The Illinois Esplanade Park is along the entrance road to the Museum and has picnic facilities. The area is especially popular in the winter for Bald Eagle Watching as the eagles congregate below the locks and dam looking for easy food. The Confluence Bikeway runs by the complex and connects with Lock and Dam #27 in Granite City and the Lewis & Clark State Historic Site in Hartford to the south and Alton to the west. The Riverlands Environmental Demonstration Area is just across the Mississippi via the Clark Bridge. Two video presentations are presented daily in the 105 seat Discovery Theater that is located in the Museum. “Power of the River” tours the river from its source to the mouth exploring the culture that lives along its banks. “Lewis and Clark: A Confluence of Time and Courage” tells the story of the Corps of Discovery from an Army and Native American perspective. The Museum also operates a bookstore and gift shop where you can purchase Upper Mississippi River Charts (while supplies last).
No charge to visit the National Great Rivers Museum. Contact info: National Great Rivers Museum, Melvin Price Locks and Dam, #1 Lock and Dam Way, East Alton, Illinois, 877-462-6979, Open daily 9 am – 5 pm, Closed Thanksgiving, Christmas, and New Year’s Day.
200.7 LBD National Great Rivers Research and Education Center
A half mile downstream of the Mel Price Dam paddlers might discern a mound of grass and limestone laid out with intriguing intersecting lines. This low-lying earth structure is the home of the National Great Rivers Research and Education Center. Founded in 2002 as a collaborative partnership between the University of Illinois at Urbana-Champaign, the Illinois Natural History Survey and Lewis and Clark Community College, the National Great Rivers Research and Education Center is dedicated to the study of great river systems and the communities that use them. The center aspires to be a leader in scholarly research, education, and outreach related to the interconnectedness of large rivers, their floodplains, watersheds, and their associated communities. National Great Rivers Research and Education Center, One Confluence Way, East Alton, IL 62024, Phone: (618) 468-2900.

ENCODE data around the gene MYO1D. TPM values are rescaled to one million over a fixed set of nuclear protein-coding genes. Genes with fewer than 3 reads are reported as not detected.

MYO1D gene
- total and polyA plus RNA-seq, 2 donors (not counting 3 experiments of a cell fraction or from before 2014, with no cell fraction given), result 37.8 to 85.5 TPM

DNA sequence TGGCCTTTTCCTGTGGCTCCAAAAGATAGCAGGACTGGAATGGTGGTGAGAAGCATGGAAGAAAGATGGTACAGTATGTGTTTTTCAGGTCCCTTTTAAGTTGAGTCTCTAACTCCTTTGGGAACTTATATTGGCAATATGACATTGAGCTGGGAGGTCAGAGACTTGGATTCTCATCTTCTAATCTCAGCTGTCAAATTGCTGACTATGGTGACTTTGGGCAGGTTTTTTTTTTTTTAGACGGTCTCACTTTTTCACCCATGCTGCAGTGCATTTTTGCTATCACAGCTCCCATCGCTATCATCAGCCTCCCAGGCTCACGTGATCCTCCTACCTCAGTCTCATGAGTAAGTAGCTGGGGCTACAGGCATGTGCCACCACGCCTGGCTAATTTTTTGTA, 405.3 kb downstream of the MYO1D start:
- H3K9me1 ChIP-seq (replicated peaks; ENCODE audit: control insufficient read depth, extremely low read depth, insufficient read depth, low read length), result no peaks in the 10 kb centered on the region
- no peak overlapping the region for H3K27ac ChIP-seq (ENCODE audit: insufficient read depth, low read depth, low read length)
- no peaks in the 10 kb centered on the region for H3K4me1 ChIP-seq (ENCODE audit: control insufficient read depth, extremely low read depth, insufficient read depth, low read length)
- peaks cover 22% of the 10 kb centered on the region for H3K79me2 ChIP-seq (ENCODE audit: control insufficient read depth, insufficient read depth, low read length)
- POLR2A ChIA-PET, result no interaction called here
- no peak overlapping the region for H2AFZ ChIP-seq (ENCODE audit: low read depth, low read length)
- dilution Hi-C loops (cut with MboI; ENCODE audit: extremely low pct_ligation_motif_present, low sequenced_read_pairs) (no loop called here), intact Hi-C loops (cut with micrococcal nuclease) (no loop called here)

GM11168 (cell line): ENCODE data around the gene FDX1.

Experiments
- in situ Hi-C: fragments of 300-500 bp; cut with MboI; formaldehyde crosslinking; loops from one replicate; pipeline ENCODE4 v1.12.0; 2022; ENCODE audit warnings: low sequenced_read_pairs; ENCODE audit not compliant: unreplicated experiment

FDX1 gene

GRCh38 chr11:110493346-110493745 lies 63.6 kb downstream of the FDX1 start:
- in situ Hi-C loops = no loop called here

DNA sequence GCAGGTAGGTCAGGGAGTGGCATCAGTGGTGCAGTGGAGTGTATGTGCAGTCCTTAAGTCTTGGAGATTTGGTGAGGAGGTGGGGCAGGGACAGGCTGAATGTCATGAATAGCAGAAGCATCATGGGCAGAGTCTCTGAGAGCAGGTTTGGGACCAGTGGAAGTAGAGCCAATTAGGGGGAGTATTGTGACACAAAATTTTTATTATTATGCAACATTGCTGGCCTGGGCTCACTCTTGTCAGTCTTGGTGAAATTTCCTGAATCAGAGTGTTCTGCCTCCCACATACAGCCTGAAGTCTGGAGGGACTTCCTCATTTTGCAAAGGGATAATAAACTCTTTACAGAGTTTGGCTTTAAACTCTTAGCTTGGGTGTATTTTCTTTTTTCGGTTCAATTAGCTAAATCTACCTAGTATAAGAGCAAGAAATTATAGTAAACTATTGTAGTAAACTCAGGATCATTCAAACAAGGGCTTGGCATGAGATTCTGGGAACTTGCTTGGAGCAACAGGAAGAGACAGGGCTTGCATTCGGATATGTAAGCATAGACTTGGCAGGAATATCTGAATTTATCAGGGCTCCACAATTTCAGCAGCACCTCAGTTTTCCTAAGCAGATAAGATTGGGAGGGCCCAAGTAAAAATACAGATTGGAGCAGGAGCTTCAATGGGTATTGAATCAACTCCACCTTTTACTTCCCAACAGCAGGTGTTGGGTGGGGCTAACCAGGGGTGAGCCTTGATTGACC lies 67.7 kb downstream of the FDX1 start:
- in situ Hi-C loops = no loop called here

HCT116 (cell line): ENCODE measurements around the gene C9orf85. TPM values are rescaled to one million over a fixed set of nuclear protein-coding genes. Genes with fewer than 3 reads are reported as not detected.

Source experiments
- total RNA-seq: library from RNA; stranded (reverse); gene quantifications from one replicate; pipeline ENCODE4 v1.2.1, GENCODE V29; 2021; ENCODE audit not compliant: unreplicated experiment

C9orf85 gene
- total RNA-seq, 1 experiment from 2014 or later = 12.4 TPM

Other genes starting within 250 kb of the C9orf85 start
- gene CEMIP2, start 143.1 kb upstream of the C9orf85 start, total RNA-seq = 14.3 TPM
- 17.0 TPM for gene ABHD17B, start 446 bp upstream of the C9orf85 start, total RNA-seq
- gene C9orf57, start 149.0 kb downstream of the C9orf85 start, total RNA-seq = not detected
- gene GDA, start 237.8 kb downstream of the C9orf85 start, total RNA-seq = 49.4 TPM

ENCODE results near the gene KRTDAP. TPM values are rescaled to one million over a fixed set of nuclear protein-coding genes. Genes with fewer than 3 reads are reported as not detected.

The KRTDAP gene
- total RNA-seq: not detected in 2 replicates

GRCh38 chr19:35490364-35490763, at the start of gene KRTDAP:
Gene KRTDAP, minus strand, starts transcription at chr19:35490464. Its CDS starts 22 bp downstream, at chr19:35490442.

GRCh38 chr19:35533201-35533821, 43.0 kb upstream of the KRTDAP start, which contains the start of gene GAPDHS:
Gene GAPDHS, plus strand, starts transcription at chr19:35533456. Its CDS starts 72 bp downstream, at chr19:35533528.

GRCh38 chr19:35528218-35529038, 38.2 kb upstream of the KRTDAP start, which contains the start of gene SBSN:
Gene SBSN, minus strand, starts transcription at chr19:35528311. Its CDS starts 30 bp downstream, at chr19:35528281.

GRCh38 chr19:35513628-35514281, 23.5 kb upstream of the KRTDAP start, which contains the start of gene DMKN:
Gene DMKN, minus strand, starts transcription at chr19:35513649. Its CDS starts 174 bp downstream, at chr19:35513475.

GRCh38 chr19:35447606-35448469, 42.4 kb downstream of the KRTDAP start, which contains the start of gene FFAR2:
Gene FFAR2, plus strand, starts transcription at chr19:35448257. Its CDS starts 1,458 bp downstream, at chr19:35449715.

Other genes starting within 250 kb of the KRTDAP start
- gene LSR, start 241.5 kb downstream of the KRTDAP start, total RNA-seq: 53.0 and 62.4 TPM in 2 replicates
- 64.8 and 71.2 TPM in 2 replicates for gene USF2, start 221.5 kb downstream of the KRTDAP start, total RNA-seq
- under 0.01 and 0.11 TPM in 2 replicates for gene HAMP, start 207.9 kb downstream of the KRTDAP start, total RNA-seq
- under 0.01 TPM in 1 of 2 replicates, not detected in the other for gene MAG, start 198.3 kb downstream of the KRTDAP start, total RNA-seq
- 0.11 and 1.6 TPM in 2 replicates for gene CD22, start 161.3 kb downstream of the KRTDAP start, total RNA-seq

200.5-197.5 RBD Maple Island
Three Mile archipelago of forested Islands along the right bank (Missouri side) of the main channel. Possible forest camping throughout, but the only sand is found along the bottom end below RBD199, and then only at low water. Fleeting area: barges are often tied up to shore top end along main channel (east side of island). Watch for towboat activity as these are “cut loose” and added to bigger tows headed up river or down. Top end Maple Island opens up at 11MPG. The side channels and back channel are well open to shallow draft canoes and kayaks around 6MPG (but watch for rocks), with gentle flow at 8MPG and strong flow at 12MPG.
Maple Island abounds with young vine-draped forests full of willows and cottonwoods, and other trees more common to the Upper Mississippi like ash, sliver maple, and alders. Canoeing is the best way to get close to birds and wildlife. Put in at the boat ramp and follow the back channels as much as possible to quietly approach white pelicans and other waders that migrate through this area, and songbirds in their season. Pileated woodpecker are common in Spring/Summer months, and occasionally bald eagle. When the river freezes over in cold winters the turbulent waters below the dam create a bald eagle free-for-all. Winter-hardened paddlers will witness flurries of eagles fishing these waters that never freeze while fishermen pull in the catch from the bank. If you are brave enough to venture forth in the winter, be sure to wear a wetsuit or drysuit, and prepare yourself accordingly for emergency exit. Our recommendation: Expert paddlers only in wintertime, capable of self rescue in cold water situations.
Unfortunately Maple Island is located opposite the noisy conflagration of the Alton/Wood River Industrial reach and your visit will be accompanied by 24 hour whining, grinding, wheezing, and whooshing factories churning out petroleum products and making electricity. It’s okay for a picnic, or maybe an emergency overnight. But otherwise, you will want to avoid this hellish cancer hole and look for more peaceful camping not far downstream on Duck Island, Chouteau or Mosenthein. Maple Island is included in the Riverlands Migratory Bird Sanctuary, and is the southernmost island of the Upper Mississippi Conservation Area.